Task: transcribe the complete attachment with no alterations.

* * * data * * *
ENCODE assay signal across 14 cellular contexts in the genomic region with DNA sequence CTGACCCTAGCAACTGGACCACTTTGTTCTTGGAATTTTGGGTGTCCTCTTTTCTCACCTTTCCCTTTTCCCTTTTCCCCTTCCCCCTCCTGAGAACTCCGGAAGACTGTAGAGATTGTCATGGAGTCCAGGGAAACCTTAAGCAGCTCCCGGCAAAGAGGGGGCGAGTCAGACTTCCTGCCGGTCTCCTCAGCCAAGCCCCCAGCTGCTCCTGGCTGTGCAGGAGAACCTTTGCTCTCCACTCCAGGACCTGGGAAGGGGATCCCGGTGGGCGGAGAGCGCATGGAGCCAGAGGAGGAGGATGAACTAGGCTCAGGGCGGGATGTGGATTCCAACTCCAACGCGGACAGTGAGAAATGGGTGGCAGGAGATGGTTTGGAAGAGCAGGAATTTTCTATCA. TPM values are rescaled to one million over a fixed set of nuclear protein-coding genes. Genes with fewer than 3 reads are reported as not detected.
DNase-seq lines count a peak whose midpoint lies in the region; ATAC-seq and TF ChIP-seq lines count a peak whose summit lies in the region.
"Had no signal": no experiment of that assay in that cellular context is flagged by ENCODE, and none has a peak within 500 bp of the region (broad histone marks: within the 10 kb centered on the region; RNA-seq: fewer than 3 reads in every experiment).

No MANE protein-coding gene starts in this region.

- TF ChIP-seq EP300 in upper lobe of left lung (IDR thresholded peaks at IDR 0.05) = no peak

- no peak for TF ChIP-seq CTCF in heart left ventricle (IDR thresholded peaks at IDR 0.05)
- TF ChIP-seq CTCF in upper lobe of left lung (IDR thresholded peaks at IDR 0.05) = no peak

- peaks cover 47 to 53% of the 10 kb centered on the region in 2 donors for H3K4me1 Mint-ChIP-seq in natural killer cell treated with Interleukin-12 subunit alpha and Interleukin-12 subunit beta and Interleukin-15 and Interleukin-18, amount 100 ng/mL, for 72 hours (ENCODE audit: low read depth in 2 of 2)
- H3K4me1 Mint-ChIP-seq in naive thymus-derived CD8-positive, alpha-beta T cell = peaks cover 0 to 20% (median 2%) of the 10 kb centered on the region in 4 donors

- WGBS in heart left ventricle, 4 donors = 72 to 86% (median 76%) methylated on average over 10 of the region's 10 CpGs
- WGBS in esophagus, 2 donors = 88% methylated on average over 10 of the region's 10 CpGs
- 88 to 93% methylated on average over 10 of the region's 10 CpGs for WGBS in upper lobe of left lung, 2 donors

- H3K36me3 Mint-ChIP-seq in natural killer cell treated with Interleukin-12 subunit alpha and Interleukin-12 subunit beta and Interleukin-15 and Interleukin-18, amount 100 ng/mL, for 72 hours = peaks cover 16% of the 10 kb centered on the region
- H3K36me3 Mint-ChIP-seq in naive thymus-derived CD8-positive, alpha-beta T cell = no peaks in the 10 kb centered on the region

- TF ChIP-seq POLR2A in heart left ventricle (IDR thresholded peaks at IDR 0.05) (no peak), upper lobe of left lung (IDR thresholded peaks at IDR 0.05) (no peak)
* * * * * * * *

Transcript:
ENCODE assay signal across 14 cellular contexts in the genomic region with DNA sequence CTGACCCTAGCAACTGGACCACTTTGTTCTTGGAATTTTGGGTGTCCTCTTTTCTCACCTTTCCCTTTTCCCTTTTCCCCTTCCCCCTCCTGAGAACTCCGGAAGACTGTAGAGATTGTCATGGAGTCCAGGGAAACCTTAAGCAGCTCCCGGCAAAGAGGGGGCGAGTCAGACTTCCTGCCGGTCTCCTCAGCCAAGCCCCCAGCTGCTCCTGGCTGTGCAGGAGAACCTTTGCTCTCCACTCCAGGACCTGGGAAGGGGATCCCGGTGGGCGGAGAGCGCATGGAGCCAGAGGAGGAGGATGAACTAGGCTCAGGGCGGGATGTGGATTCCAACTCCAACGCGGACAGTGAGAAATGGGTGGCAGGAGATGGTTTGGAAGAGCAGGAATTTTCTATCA. TPM values are rescaled to one million over a fixed set of nuclear protein-coding genes. Genes with fewer than 3 reads are reported as not detected.
DNase-seq lines count a peak whose midpoint lies in the region; ATAC-seq and TF ChIP-seq lines count a peak whose summit lies in the region.
"Had no signal": no experiment of that assay in that cellular context is flagged by ENCODE, and none has a peak within 500 bp of the region (broad histone marks: within the 10 kb centered on the region; RNA-seq: fewer than 3 reads in every experiment).

No MANE protein-coding gene starts in this region.

- TF ChIP-seq EP300 in upper lobe of left lung (IDR thresholded peaks at IDR 0.05) = no peak

- no peak for TF ChIP-seq CTCF in heart left ventricle (IDR thresholded peaks at IDR 0.05)
- TF ChIP-seq CTCF in upper lobe of left lung (IDR thresholded peaks at IDR 0.05) = no peak

- peaks cover 47 to 53% of the 10 kb centered on the region in 2 donors for H3K4me1 Mint-ChIP-seq in natural killer cell treated with Interleukin-12 subunit alpha and Interleukin-12 subunit beta and Interleukin-15 and Interleukin-18, amount 100 ng/mL, for 72 hours (ENCODE audit: low read depth in 2 of 2)
- H3K4me1 Mint-ChIP-seq in naive thymus-derived CD8-positive, alpha-beta T cell = peaks cover 0 to 20% (median 2%) of the 10 kb centered on the region in 4 donors

- WGBS in heart left ventricle, 4 donors = 72 to 86% (median 76%) methylated on average over 10 of the region's 10 CpGs
- WGBS in esophagus, 2 donors = 88% methylated on average over 10 of the region's 10 CpGs
- 88 to 93% methylated on average over 10 of the region's 10 CpGs for WGBS in upper lobe of left lung, 2 donors

- H3K36me3 Mint-ChIP-seq in natural killer cell treated with Interleukin-12 subunit alpha and Interleukin-12 subunit beta and Interleukin-15 and Interleukin-18, amount 100 ng/mL, for 72 hours = peaks cover 16% of the 10 kb centered on the region
- H3K36me3 Mint-ChIP-seq in naive thymus-derived CD8-positive, alpha-beta T cell = no peaks in the 10 kb centered on the region

- TF ChIP-seq POLR2A in heart left ventricle (IDR thresholded peaks at IDR 0.05) (no peak), upper lobe of left lung (IDR thresholded peaks at IDR 0.05) (no peak)